Two surprising B2B videos that get it right

Many B2B marketers are still feeling their way in video. Steve looks at two recent examples of video being put to brilliant use by B2B brands.

What makes a great B2B video?

I love good video. It captures my attention quickly, keeps me interested, and conveniently lasts about as long as my goldfish-esque, YouTube-generation attention span.

In the marketing world, video used to be confined to the B2C space. But, as a few brave thought leaders and forward-thinkers have recognised that the people consuming B2B content are also normal human beings, it’s been growing in popularity as a way to reach business audiences, too.

Video in B2B is still relatively new territory, though, so it’s important to recognise and analyse  instances where it’s been done right.

Join me now as I dive into two examples that we love – and look at what makes them so bloody great.

Example one: Adobe – Mean Streets (Wife)

In exactly one minute, Adobe tells us an intriguing, relatable, and funny story. We’re taken on an atmospheric journey that leads us from intrigue to laughter and right back again as we’re presented with the product being advertised at the end.

The whole thing is obviously designed to be very funny, and unlike many B2B videos, it totally succeeds . When you watch a clip like this it’s pretty hard to believe there are still people out there who think there’s no place for humour in B2B. It’s also very specific humour—the whole thing feels like a lovingly-crafted in-joke for its intended audience.

With video, the devil really is in the detail—and Adobe seems to understand that completely. Amongst the initial confusion of the situation at hand, did you pick up that the main character said that he had “all of this quarter’s budget” in his pocket? In that one stifled line, we understand that buying clicks and likes isn’t just shady, it’s also really expensive.

That’s probably a top-line message used to sell the relevant Adobe product, and the video distils it into two seconds of dialogue that feel completely natural. Not a single second of this video is wasted.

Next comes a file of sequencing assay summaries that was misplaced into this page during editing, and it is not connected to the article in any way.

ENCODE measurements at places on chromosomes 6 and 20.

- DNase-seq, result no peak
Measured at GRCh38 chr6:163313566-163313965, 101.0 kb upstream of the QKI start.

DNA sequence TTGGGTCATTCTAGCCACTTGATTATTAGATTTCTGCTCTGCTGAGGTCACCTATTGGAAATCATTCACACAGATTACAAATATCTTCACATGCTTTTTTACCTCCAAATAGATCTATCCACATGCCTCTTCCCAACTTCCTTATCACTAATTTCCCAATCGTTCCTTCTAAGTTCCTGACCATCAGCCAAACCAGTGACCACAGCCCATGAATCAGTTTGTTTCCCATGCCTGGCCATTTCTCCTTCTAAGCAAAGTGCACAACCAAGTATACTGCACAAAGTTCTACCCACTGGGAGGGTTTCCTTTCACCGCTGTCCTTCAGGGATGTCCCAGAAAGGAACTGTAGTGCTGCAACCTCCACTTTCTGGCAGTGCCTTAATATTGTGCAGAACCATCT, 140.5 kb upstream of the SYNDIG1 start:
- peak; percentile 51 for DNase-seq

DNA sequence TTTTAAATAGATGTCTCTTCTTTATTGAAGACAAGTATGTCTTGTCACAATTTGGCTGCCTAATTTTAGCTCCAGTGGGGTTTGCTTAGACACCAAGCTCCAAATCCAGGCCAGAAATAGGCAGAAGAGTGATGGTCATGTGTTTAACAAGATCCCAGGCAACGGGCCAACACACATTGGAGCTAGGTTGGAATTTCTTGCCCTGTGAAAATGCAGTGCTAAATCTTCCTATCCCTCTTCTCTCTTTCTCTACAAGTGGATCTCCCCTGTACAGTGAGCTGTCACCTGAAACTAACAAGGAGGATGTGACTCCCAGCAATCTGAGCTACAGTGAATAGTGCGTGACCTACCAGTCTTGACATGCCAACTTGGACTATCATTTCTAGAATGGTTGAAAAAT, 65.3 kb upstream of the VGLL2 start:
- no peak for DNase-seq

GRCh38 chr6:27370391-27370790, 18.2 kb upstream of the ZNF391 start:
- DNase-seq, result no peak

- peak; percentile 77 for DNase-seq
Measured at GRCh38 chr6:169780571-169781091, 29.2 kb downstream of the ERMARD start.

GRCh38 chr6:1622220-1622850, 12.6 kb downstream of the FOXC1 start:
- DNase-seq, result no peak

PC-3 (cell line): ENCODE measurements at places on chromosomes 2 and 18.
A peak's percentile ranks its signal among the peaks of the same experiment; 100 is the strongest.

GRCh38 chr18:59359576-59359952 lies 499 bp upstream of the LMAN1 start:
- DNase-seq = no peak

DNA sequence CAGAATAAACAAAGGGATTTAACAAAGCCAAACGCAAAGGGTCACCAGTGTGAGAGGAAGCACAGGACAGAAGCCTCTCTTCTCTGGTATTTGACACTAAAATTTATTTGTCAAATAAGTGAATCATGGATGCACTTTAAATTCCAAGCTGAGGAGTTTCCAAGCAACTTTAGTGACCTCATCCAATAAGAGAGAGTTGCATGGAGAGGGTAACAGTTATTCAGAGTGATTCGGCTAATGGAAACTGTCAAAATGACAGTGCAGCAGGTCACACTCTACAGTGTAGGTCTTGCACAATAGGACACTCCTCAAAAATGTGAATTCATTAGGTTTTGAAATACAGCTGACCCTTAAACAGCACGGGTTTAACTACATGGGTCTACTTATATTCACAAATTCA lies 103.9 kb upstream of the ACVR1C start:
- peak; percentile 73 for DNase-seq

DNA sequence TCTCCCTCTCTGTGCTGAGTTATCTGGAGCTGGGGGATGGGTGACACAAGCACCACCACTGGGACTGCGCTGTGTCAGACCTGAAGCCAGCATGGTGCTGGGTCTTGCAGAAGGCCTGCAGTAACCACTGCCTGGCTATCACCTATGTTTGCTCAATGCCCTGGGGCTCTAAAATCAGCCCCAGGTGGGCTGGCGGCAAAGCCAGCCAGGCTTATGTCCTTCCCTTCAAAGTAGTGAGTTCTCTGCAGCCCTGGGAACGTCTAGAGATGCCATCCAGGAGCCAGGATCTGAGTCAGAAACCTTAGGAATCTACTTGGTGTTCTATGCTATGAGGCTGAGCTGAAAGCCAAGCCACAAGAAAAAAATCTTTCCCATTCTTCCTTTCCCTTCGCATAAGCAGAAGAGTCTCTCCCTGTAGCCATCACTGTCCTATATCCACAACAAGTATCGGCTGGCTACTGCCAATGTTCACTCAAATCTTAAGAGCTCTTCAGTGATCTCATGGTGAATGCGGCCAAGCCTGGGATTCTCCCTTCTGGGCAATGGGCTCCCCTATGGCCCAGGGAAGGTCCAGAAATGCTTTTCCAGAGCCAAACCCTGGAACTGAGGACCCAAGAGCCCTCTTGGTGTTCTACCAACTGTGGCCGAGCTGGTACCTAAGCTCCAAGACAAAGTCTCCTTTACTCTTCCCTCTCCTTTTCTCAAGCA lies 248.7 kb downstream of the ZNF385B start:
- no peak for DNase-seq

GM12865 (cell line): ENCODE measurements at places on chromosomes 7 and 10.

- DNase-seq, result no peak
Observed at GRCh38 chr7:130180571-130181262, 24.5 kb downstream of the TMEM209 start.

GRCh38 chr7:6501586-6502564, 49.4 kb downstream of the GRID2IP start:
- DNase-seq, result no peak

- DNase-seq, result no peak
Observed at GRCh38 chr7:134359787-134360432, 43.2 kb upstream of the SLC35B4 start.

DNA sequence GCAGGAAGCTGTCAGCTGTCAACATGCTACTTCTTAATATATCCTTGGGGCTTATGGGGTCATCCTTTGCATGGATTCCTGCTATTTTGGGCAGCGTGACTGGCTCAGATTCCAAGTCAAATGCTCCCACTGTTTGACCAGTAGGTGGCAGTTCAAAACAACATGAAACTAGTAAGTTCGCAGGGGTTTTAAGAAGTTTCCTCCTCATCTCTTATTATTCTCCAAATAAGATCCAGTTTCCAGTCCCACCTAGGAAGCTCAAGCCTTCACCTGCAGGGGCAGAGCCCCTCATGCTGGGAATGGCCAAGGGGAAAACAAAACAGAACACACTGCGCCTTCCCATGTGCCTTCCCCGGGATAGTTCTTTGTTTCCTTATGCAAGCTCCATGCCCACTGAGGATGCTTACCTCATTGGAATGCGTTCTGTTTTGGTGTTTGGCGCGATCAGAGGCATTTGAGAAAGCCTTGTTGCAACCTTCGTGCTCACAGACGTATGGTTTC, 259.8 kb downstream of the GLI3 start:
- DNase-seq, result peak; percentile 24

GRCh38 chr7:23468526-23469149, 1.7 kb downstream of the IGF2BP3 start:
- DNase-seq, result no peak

Example two: Sophos – Future Self (Zombies)

Again, we’ve got some great storytelling going on here. We’re quickly told another funny and relatable story. But what I find particularly interesting in this example is the dialogue. The whole thing is essentially just dialogue – it’s a single conversation. We can determine certain details from the settings and appearance of the characters, but everything is explained explicitly—and it’s done pretty well.

The characters come across as slightly caricatured, but in a nice way. The same is true for the dialogue itself. The conversation doesn’t feel particularly natural – but it’s not meant to. What we get is an interaction which on its surface is completely serious (like, end of the world serious) but we interpret it as a humorous exchange while still understanding that we NEED Sophos antivirus. It’s B2B humour done right.

Much like the Adobe video, we’re presented with a visual atmosphere that many of us are familiar with, thanks to this generation’s big-ticket TV crime dramas and zombie thrillers. It’s that darkened, desaturated look with a handful of bold colours occasionally splashed in, to pierce the silence and make us all sit up and take notice.

Learning from the best

It’s nice to see popular TV and film tropes being put to use in bite-size B2B videos. It gives them that relatable feeling that both of these videos have, and pulls them very far away from the dry, boring formula followed by (for example) the average B2B whiteboard video.

I suppose the main lesson that we can take away from both of these clips if that to make great B2B video you need to be brave. Be brave with your ideas, be brave with what you borrow from the big and small screens, and be brave enough to challenge outdated opinions on what does and doesn’t belong in the B2B space.

Both videos challenge the conventions of B2B marketing by adhering instead to the conventions of mainstream entertainment media. There’s something we can all learn from that.

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